Epidemiological research has shown that the risk of lung cancer increases as the total amount of inhaled asbestos (usually expressed as the cumulative exposure) increases. The cumulative exposure – usually quantified in ‘fibre-years’, i.e. (fibres/ml) × years – is the product of the exposure concentration in fibres/ml air and the exposure duration in (working) years*. …. So, for example, given a cumulative exposure of 100 fibre-years, a KL value of 0.01 will result in a doubling of the relative risk of lung cancer**………………..
……… Cancer risk is determined by the cumulative exposure; a function of concentration and duration. However, with Mesothelioma there is a very long latency period of about thirty to forty years. This is probably due to the length of time needed for the fibres to migrate through the lung tissue to the pulmonary membrane (pleura)…..

….. Although the WHO states that amphiboles have greater mesothelioma-inducing potential, for precautionary reasons it is assumed that chrysotile carries the same risk as amphiboles. In calculating the risk of lung cancer, too, the WHO makes no distinction between different types of asbestos. (Ed. Despite that no case of Mesothelioma has ever been identified with Chrysotile {which, chemically, is talcum powder})

Fibres shorter than 5 μm are considered to make little contribution to the carcinogenic potency of asbestos (see subsection 2.2.1). These small fibres cannot be measured using PCM in a way that complies with the applicable counting convention….(Ed. this defies the WHO’s considering all asbestos fibres commonly, regarding epidemiological study, because Chrysotile rapidly degrades from fibrous to particular form, as soon as wetted. It does not settle in the lungs or interstitial tissues as fibres, therefore and arguably should not be regarded more toxic than non-reactive mineral dust)….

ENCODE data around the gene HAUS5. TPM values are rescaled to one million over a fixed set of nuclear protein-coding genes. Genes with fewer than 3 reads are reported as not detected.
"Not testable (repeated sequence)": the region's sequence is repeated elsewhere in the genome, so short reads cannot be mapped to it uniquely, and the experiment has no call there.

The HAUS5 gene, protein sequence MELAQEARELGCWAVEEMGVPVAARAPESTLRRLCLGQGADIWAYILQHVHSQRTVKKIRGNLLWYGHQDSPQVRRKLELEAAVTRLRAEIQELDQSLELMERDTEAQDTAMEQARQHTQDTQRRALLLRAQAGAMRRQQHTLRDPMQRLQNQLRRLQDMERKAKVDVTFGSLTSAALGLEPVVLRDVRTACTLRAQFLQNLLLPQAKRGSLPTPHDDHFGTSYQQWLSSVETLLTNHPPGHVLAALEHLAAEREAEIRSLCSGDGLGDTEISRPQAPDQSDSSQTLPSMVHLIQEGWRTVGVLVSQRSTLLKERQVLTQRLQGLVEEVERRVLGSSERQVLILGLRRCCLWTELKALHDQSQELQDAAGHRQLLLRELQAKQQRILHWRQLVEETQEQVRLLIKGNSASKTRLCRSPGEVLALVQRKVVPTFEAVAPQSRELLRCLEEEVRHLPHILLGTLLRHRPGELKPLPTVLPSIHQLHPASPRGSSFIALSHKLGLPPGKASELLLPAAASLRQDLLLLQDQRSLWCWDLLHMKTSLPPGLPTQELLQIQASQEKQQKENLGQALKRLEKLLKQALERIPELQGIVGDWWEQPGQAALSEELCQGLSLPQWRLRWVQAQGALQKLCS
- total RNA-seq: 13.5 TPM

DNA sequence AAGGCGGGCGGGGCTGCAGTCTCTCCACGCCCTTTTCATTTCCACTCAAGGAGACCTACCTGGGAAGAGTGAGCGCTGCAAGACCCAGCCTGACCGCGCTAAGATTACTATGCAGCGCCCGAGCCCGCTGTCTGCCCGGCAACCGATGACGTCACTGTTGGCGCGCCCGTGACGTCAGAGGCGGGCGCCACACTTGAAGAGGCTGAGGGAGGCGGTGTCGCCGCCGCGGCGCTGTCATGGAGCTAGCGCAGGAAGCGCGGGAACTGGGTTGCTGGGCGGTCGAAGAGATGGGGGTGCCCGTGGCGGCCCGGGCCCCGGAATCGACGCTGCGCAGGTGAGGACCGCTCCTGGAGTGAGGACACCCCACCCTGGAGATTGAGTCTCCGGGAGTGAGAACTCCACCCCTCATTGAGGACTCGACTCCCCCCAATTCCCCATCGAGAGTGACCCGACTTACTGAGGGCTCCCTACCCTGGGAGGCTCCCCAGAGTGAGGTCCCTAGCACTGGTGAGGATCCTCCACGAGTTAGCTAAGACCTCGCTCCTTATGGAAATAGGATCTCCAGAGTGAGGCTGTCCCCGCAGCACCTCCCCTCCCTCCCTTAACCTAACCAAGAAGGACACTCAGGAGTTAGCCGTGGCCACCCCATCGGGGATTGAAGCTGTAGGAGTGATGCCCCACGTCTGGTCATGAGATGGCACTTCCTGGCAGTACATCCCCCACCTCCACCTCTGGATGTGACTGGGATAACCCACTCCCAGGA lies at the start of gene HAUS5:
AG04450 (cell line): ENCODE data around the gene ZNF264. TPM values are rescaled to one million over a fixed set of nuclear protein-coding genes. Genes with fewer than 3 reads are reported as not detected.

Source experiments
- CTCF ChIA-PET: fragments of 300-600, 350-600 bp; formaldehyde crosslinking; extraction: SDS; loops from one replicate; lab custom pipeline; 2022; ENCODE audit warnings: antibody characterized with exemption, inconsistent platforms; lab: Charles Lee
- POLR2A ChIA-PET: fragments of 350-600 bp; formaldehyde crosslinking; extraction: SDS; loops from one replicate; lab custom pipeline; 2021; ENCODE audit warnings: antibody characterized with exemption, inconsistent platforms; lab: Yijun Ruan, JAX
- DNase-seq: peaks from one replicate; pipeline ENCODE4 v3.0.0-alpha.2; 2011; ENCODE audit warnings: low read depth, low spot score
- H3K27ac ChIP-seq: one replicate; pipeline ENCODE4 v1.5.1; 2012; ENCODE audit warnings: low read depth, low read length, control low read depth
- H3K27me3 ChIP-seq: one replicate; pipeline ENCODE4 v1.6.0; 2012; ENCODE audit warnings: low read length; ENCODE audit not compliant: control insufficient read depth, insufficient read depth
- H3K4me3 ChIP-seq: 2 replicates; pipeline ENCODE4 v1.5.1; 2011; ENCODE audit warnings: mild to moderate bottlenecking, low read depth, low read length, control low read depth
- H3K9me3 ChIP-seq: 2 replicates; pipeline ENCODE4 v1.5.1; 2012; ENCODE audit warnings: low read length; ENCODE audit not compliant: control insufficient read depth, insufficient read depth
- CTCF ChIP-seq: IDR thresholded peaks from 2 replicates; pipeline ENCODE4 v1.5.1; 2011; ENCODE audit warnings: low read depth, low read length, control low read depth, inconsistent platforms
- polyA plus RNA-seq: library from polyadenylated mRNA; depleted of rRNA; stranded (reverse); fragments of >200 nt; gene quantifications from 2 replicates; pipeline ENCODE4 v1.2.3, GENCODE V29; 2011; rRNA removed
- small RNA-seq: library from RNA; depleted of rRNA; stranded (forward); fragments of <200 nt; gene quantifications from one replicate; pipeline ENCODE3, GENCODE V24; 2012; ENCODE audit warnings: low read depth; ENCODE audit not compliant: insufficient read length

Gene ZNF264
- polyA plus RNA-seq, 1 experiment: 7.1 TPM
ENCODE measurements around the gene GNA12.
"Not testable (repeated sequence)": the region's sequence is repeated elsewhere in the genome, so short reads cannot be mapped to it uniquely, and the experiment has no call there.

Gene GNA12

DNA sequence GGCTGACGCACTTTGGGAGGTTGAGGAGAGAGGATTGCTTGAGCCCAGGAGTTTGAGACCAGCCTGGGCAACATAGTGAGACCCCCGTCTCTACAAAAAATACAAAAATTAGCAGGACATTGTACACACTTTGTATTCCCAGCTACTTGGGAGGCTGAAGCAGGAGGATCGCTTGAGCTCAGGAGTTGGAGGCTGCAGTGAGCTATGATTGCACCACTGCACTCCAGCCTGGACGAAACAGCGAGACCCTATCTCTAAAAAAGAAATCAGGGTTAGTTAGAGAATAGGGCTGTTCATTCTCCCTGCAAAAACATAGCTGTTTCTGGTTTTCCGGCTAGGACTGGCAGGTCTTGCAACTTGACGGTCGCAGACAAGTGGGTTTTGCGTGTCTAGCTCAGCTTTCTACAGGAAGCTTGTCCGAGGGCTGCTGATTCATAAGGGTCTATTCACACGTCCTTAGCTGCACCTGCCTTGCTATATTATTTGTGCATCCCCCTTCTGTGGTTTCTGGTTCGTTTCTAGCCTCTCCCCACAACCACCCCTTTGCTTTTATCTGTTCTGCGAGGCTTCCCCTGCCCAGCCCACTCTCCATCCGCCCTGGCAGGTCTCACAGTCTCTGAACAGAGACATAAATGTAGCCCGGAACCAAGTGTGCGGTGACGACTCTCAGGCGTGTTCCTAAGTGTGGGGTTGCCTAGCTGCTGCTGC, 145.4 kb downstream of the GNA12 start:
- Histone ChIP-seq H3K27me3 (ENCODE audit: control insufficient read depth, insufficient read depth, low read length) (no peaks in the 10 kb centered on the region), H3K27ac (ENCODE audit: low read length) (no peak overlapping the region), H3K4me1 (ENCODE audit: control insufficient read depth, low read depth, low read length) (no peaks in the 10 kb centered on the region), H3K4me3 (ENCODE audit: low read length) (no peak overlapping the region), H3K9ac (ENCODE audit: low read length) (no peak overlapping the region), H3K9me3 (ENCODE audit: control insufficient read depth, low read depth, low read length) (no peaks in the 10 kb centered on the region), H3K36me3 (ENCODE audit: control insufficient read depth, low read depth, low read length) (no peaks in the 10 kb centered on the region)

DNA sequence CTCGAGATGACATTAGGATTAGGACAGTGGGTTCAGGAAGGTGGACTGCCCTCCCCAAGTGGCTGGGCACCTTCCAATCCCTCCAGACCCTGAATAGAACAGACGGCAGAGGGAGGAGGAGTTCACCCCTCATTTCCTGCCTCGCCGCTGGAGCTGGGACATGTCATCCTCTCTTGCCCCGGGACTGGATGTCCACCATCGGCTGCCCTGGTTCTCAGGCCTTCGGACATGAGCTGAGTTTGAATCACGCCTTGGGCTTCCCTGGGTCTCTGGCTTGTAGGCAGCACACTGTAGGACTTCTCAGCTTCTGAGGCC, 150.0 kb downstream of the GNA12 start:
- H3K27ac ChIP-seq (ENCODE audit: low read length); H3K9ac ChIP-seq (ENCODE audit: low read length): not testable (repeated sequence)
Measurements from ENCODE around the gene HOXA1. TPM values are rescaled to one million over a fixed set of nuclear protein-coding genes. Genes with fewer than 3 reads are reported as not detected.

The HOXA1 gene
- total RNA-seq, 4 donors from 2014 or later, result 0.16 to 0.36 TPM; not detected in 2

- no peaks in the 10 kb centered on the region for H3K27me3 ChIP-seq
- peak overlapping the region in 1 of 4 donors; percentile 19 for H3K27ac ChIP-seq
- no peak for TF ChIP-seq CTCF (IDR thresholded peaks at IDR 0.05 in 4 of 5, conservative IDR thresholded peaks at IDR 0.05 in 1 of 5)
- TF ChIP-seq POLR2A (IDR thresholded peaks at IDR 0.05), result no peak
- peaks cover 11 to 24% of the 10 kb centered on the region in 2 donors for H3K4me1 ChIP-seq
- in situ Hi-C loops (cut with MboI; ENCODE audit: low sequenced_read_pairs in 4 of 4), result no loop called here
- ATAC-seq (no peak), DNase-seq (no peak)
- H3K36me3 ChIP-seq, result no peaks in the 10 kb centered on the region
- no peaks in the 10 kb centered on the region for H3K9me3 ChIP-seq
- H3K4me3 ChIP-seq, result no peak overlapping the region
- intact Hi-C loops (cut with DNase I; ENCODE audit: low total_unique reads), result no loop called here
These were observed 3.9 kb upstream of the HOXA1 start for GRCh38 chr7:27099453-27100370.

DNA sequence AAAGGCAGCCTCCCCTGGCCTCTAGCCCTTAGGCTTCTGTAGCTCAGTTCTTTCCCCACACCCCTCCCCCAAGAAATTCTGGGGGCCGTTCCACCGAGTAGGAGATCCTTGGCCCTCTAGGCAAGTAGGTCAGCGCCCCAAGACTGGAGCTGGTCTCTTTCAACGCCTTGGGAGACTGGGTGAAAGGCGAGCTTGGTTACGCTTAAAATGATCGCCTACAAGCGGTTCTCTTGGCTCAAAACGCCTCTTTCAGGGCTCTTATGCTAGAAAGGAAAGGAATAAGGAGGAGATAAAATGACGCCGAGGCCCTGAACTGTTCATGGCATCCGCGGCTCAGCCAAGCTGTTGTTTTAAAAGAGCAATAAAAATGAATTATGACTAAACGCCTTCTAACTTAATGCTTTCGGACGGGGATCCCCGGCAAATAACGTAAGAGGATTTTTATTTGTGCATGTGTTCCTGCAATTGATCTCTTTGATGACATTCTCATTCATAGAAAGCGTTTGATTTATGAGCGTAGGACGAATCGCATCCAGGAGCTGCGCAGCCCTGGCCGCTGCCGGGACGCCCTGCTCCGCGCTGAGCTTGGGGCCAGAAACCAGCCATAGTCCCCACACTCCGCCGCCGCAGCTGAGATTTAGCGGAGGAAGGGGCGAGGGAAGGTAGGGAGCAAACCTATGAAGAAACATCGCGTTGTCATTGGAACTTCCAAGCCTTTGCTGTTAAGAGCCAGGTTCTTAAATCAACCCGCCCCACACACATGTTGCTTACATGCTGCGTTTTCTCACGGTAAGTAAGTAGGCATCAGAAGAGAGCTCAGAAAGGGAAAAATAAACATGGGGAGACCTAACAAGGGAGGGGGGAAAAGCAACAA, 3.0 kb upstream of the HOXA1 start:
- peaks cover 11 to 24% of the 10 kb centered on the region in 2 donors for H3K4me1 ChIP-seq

Lack of detail concerning the quantification of exposure in the occupationally exposed cohorts

The usefulness of earlier studies is limited not only by differences in measurement methods but also by the differences in the nature of the available data; for instance, data are incomplete, or have not been collected in accordance with current standards.

In some studies, for example, the measurement strategy used to characterise the exposure – i.e. to assign exposure levels to samples of workers and in time based on measurements of airborne asbestos or external data – was not consistent with modern principles, resulting in the misclassification of exposure and potential attenuation or more generally bias of the exposure-response relationship. For some cohort studies, the researchers did not know exactly how long workplace exposure had lasted and they therefore simply made crude estimates regarding duration of exposure.